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Homework Help: Pressure vessel question

  1. Nov 15, 2014 #1
    1. The problem statement, all variables and given/known data
    The strength of longitudinal joint in Fig. 1-17 is 33 kips/ft, whereas for the girth is 16 kips/ft. Calculate the maximum diameter of the cylinder tank if the internal pressure is 150 psi. - See more at:


    2. Relevant equations
    σlongitudinal = Pr / 2t

    3. The attempt at a solution
    I have no way of calculating this since I have 2 unknowns. If you go to the link you can see the steps they've done but it doesnt make sense. Also, where does that 21600 come from?
  2. jcsd
  3. Nov 15, 2014 #2
    Look at their solution. The 21600 is in the place p in an expression of the form
    pD/(2t). This is the 150 psi expressed in lb/ft^2 to be dimensionally consistent
  4. Nov 16, 2014 #3
    isnt p =125 psi? and why is there a second t under 33000
  5. Nov 16, 2014 #4


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    p = 150 psi, the internal pressure, as is stated clearly in the problem statement.

    The longitudinal joint can withstand a maximum loading of 33 kip/ft according to the problem statement. The stress on this joint is then the loading divided by the thickness of the pressure vessel, t, so

    σ = w / t = 33,000 / t

    But also σ = pD/2t, so these equations can be combined thus

    33,000 / t = σ = pD / 2t

    The t's cancel, leaving pD/2 = 33,000, or D = 2 * 33,000 / (150 * 144) = 3.06 ft. = 36.67 in.
  6. Nov 16, 2014 #5
    Check your units.
  7. Nov 16, 2014 #6
    There are 2 formulas to calculate pressure in a vessel. Pr / 2t and Pr/t
    when it doesn't say calculate the circumferential or the longitudinal stress how do I know which one to use?
  8. Nov 16, 2014 #7


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    p = 150 lbf/in2*144 in2/ft2 = 21600 lbf/ft2

    w = 33 kip / ft = 33000 lbf / ft

    D = 2 w / p = 2 * (33000 lbf / ft) / 21600 lbf / ft2 = 3.06 ft = 36.67 in

    Units checked.
  9. Nov 16, 2014 #8
    SteamKing, the comment to check units was intended for the OP. No one doubts that you know how to work this simple problem. I was under the perhaps mistaken impression that our purpose here was to help the OP learn, to be able to think through the problem, rather than to just display our own brilliance.

    I see in this case, that even given a full solution, the OP is not inclined work through it, but rather simply comes back with more simple questions. I think that, in cases like that, it is better not to give full answers, but only to offer hints.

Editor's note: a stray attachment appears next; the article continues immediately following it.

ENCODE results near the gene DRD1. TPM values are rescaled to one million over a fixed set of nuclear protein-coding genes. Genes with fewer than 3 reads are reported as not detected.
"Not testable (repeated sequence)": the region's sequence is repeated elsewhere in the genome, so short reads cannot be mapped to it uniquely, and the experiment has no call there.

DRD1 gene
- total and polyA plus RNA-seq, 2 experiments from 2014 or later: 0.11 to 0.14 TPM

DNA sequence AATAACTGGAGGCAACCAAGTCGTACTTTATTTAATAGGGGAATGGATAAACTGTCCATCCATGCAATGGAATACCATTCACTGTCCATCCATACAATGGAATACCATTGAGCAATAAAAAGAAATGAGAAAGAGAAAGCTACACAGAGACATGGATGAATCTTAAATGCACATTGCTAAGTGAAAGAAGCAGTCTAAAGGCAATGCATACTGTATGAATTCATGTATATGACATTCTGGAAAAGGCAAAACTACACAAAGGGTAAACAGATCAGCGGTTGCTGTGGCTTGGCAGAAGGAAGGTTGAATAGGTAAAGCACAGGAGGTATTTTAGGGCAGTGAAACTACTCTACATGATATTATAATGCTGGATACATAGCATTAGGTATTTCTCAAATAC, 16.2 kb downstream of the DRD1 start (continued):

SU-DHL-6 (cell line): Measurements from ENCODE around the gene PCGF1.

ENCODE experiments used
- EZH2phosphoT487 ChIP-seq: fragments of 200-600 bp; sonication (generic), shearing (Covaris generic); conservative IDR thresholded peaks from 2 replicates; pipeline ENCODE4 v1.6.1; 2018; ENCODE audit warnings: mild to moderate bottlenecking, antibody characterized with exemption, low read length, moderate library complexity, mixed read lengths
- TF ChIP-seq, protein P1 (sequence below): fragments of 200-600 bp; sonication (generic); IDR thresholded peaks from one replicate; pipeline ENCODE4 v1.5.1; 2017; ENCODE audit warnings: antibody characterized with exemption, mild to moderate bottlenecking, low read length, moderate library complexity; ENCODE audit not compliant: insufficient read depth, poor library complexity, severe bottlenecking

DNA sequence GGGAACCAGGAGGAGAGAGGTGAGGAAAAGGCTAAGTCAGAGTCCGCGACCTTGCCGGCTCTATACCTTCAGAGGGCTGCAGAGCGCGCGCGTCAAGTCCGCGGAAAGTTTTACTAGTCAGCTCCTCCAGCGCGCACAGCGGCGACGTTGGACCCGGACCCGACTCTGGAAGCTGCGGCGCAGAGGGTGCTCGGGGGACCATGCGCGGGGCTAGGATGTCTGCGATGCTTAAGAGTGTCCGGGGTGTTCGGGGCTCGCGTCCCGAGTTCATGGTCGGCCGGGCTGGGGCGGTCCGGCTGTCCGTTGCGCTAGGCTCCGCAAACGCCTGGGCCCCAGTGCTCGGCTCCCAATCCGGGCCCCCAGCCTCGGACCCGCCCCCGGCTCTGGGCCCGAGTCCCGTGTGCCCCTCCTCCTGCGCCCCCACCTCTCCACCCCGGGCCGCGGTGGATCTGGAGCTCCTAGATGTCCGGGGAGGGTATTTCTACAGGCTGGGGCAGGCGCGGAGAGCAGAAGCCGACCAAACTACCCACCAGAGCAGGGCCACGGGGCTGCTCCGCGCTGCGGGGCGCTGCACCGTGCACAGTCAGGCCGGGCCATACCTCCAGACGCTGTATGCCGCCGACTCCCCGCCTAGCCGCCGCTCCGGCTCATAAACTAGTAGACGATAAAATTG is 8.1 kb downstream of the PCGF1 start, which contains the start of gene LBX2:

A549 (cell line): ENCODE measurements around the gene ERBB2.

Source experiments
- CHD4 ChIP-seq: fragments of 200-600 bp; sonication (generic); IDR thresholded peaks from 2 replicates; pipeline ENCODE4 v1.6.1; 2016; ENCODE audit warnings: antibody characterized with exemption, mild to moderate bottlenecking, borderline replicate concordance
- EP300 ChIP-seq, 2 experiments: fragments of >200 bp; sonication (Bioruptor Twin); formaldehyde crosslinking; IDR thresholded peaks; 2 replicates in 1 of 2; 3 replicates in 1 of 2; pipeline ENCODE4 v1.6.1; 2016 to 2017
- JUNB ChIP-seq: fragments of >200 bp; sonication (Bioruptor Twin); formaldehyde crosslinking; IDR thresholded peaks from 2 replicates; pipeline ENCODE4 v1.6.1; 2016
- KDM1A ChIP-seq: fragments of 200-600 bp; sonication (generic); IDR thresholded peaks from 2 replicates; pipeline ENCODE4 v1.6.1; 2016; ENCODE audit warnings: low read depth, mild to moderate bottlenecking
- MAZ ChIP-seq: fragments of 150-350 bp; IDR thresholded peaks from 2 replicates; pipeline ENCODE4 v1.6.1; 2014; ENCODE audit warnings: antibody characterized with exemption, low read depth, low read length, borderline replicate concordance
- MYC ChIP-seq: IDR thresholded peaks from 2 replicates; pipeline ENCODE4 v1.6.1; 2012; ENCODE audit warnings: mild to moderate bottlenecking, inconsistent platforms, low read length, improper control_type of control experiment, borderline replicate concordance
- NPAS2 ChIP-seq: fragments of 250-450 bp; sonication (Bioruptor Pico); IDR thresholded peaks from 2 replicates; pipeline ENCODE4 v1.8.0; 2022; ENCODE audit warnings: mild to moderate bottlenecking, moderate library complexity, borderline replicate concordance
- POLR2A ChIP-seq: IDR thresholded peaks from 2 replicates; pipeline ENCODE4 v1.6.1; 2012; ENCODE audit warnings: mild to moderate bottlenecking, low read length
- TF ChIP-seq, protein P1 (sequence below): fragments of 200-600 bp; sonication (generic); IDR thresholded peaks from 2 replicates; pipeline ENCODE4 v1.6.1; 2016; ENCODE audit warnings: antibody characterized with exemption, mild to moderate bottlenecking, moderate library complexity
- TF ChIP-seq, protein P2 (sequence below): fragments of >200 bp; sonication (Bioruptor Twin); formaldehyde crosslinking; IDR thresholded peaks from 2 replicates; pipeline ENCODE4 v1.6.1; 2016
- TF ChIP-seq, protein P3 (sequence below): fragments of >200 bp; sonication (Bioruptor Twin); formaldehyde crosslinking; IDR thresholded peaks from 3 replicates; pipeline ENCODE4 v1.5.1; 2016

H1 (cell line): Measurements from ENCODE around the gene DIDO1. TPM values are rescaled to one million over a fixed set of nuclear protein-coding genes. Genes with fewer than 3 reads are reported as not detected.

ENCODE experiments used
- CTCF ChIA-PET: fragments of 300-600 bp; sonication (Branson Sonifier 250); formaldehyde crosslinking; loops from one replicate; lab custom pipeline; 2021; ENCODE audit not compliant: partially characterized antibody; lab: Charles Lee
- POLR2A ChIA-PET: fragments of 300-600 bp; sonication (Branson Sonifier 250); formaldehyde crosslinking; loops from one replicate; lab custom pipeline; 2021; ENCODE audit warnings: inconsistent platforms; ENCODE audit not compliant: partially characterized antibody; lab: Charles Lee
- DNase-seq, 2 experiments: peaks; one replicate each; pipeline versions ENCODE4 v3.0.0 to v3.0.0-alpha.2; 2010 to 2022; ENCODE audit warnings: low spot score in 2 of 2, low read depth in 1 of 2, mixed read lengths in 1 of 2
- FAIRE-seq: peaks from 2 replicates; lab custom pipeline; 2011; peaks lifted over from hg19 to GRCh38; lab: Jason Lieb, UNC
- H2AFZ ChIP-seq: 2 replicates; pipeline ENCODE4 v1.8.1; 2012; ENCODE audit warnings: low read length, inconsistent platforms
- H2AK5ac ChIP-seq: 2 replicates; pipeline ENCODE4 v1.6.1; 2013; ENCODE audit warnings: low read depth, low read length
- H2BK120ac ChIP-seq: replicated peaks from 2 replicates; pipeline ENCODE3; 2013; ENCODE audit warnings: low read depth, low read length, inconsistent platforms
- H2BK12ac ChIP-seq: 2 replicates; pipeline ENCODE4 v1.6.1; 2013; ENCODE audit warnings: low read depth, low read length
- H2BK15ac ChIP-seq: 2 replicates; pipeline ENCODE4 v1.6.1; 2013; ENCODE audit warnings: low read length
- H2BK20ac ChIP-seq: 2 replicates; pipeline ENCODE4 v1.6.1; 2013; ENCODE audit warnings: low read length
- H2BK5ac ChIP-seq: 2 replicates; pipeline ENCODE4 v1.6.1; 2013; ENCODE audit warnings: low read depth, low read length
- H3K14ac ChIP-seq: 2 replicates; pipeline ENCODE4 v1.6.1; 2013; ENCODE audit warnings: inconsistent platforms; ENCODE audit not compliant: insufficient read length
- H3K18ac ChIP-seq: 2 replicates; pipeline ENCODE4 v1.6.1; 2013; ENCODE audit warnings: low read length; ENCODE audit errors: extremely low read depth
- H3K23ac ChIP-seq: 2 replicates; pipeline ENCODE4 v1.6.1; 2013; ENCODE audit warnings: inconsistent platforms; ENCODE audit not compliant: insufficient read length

10. Nov 16, 2014 #9
    Dr. D, this is not my homework. I have a test this week and I look for other sources to help me. I was not given much help at school from the teacher so I have to find my own way of learning and practicing. These could be simple to you but they aren't to me. SteamKing has been nice enough, and the only one that has helped me understand a lot, and I feel that without his help I'd still be stuck.
  11. Nov 16, 2014 #10
    1. tsukuba, you may think that SteamKing has done you a great favor, but I don't think so. It makes no difference whether this is homework, review for a test, or what; it is clearly an academic sort of problem. You started this whole discussion with a fully worked solution available to you, one that any well prepared engineering student should have been able to follow. The whole point of a learning exercise, whether for HW or test review, is for you to learn how to think through the problem. With all the help you had available to you (full solution with the original problem, tips I offered trying to lead you to think through the problem), and you still did not get it until SteamKing spelled out every minute detail for you, I doubt that you have learned very much at all. If this exact problem appears on the test, you may be able to get an answer. If a similar, but slightly different problem appears, I doubt greatly that you will be able to do much with it. That's why I don't think SteamKing has done you any great favor. You have not been pushed to think the problem through as you needed. Good luck with your test.
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